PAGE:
Certain strategies are banned

Because margin trading is banned by the IRS, strategies like naked calls are not allowed. If the investment has unlimited risk, you cannot trade it in your retirement account.

Ask for permission

Many brokers allow options trading in IRAs, but they won’t allow just anyone to do it. You’ll need to ask to be allowed to trade options and certain requirements must be met (such as a minimum balance of $25,000).

If you’ve weighed the pros and cons and decided you want to try options trading in your IRA, here’s a convenient step-by-step guide to opening, funding and getting started with options in retirement vehicles.

Step 1: Open an IRA

Before putting any money at risk, you’ll need to open an IRA. This means you’ll need to choose a type of IRA. Use your investing goals to determine which type of IRA to open.

Traditional IRA

The traditional IRA is the original vehicle designed to help workers who don’t have employer-sponsored plans like 401(k)s. Like a 401(k), your contributions to an IRA aren’t taxed.

You only pay tax after you retire and take the money back out. Anyone under the age of 70 ½ who earns a taxable income is eligible to open a traditional IRA. Contributions are limited to $5,500 per year ($6,500 per year if you’re over 50). If you take money out before reaching age 59 ½, you’ll be subject to a penalty.

Roth IRA

A Roth IRA operates pretty much the same as a traditional IRA, except you aren’t taxed as you withdraw. Instead, you’re taxed when you make contributions, meaning that the gains in your portfolio can be withdrawn tax-free after retirement.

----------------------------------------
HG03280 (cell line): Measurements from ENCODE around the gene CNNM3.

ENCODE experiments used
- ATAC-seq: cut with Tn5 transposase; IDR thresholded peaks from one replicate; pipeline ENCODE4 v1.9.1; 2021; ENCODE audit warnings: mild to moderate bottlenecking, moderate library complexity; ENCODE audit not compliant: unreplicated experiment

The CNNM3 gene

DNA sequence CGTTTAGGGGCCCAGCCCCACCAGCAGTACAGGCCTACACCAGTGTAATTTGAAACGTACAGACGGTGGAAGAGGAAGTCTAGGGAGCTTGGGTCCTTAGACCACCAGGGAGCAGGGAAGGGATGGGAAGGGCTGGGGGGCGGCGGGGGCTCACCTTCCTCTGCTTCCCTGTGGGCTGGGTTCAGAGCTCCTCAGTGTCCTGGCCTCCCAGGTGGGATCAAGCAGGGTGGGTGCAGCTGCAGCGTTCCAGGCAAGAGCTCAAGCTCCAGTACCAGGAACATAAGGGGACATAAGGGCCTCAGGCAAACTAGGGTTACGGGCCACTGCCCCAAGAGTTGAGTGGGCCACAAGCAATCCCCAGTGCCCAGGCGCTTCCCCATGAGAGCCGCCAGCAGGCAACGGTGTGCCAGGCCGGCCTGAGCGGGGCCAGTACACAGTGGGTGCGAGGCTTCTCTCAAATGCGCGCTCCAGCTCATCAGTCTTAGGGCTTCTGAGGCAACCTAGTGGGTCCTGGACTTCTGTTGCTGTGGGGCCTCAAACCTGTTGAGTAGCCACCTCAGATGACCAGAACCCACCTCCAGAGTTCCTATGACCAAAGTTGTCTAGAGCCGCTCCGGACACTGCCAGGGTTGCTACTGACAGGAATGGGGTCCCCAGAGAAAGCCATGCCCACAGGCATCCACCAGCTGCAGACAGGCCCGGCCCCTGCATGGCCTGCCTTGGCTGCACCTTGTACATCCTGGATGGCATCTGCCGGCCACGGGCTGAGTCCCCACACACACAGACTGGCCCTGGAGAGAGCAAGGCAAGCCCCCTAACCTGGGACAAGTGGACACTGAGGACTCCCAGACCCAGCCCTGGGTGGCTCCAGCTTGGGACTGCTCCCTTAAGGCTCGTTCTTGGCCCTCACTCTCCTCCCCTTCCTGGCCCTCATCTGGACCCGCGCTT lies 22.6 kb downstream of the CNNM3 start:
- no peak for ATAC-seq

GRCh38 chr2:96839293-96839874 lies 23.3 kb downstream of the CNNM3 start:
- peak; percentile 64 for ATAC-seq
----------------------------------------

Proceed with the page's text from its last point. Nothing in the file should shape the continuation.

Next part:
If you trade options and quickly make 400%, none of your gains will be subject to taxation. Additionally, Roth IRAs are only permitted if your adjusted gross income (AGI) is below $135,000 annually ($199,000 if married and filing jointly). Contribution limits are the same as traditional IRAs.


A Simplified Employee Pension IRA (SEP IRA) is a specialized IRA for very small business owners (0-5 employees) and the self-employed. SEP IRAs are taxed like traditional IRAs but contribution limits are greatly increased.

SEP IRA holders are allowed to contribute up to $56,000, or 25% of their total compensation, whichever is lower. SEP IRAs have a mandatory distribution age of 70 ½, just like their traditional counterparts.

Once you’ve chosen an account type that fits your situation and investing goals, it’s time to find a broker that allows options trading in an IRA. Thankfully, there’s no shortage of choices.